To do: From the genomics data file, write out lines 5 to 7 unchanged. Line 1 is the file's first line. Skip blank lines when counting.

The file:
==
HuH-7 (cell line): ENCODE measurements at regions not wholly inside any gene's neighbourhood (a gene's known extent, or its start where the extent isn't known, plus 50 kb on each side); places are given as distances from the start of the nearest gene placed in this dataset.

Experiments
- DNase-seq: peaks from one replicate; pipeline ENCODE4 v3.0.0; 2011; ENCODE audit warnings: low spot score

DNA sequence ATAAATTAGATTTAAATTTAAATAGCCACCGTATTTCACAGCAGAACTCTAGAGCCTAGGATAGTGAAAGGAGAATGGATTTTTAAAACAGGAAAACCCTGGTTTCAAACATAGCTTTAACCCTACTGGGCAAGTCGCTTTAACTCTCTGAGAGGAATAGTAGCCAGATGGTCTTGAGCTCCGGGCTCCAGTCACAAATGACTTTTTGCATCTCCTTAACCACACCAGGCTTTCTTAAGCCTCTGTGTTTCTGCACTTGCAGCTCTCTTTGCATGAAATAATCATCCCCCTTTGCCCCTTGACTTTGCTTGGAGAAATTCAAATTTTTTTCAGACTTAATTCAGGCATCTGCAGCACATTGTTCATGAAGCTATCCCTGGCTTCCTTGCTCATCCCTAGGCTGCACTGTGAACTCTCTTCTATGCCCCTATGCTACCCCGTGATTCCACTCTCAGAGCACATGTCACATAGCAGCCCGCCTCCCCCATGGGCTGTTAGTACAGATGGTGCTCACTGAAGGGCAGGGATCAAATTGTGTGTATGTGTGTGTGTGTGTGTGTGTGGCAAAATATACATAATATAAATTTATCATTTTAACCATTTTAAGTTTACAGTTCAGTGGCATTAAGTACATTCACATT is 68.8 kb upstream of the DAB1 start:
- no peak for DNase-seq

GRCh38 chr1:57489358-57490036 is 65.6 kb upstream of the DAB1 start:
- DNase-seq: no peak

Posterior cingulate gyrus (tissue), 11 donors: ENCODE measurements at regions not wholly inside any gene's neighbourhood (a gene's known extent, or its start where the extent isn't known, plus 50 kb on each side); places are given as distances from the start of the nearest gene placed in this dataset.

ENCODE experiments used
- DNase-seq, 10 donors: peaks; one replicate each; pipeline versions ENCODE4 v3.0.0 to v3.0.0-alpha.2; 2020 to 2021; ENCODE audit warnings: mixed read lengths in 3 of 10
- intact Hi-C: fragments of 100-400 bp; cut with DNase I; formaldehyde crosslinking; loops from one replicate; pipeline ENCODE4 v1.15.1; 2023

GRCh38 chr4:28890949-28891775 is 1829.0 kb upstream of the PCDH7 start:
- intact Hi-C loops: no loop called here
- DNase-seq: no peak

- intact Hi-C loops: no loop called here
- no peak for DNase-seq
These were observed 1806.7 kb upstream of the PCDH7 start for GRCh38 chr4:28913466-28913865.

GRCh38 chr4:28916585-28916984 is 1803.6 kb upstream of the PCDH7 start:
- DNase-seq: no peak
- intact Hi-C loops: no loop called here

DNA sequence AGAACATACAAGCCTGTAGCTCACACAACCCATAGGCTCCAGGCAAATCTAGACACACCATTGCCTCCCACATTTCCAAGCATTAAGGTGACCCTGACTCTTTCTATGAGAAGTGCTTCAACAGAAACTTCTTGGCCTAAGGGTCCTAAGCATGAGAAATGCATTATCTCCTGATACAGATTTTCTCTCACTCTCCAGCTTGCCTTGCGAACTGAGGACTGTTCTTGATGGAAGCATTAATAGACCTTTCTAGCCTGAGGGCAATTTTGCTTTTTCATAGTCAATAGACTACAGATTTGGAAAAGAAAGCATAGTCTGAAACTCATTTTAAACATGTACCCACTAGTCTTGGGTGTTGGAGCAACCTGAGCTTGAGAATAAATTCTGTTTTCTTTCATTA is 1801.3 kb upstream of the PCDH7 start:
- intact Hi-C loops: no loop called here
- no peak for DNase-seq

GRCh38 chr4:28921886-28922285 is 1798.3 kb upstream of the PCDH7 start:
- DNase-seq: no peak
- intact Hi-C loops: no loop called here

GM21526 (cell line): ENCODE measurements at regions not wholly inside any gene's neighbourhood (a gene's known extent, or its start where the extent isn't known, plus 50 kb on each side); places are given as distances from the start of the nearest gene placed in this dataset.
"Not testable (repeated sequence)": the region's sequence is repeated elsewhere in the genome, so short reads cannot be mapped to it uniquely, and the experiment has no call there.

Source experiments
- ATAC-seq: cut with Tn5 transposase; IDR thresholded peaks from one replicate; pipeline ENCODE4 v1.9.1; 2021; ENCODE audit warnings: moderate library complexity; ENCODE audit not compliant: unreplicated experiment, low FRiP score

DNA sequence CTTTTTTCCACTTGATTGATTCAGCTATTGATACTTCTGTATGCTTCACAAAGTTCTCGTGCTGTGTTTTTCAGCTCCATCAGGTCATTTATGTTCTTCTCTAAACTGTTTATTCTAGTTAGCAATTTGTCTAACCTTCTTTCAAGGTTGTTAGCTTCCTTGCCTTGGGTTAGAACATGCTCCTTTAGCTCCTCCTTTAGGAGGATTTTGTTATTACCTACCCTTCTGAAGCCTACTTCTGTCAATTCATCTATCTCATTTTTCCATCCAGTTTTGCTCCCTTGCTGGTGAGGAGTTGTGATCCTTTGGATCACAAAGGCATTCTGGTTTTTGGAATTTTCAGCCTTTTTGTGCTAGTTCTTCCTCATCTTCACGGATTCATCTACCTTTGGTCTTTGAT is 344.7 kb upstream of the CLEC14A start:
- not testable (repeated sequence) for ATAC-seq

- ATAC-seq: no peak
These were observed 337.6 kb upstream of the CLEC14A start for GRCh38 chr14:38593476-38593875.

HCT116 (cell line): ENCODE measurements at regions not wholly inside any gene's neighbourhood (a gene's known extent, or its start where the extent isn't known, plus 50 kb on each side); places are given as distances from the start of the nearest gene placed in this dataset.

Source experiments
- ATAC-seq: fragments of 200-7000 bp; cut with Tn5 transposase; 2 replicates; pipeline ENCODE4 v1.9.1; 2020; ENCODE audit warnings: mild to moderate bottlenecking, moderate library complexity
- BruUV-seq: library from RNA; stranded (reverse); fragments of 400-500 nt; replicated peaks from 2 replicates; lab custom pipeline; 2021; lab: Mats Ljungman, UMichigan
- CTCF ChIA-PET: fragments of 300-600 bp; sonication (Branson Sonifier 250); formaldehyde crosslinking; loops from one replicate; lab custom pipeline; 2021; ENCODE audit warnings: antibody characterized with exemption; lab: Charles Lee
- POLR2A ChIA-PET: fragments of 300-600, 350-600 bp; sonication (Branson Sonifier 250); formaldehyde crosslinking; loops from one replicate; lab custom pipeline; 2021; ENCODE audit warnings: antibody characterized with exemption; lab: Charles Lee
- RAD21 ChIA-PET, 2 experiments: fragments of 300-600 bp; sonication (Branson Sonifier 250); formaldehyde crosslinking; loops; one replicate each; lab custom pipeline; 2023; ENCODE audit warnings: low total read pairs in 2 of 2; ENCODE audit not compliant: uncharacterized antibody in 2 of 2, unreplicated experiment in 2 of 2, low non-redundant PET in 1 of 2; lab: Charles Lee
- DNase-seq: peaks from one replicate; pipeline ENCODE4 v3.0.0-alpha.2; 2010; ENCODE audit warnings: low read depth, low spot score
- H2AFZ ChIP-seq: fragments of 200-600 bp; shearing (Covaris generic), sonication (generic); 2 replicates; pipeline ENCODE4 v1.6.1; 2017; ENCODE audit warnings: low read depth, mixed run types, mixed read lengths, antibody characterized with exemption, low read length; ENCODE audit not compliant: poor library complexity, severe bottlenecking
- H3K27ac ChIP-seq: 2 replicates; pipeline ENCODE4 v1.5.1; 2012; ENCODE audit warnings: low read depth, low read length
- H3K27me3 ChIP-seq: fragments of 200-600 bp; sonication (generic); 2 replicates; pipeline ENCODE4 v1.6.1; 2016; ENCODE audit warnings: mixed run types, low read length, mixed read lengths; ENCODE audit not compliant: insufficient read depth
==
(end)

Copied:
- no peak for DNase-seq

GRCh38 chr1:57489358-57490036 is 65.6 kb upstream of the DAB1 start:
- DNase-seq: no peak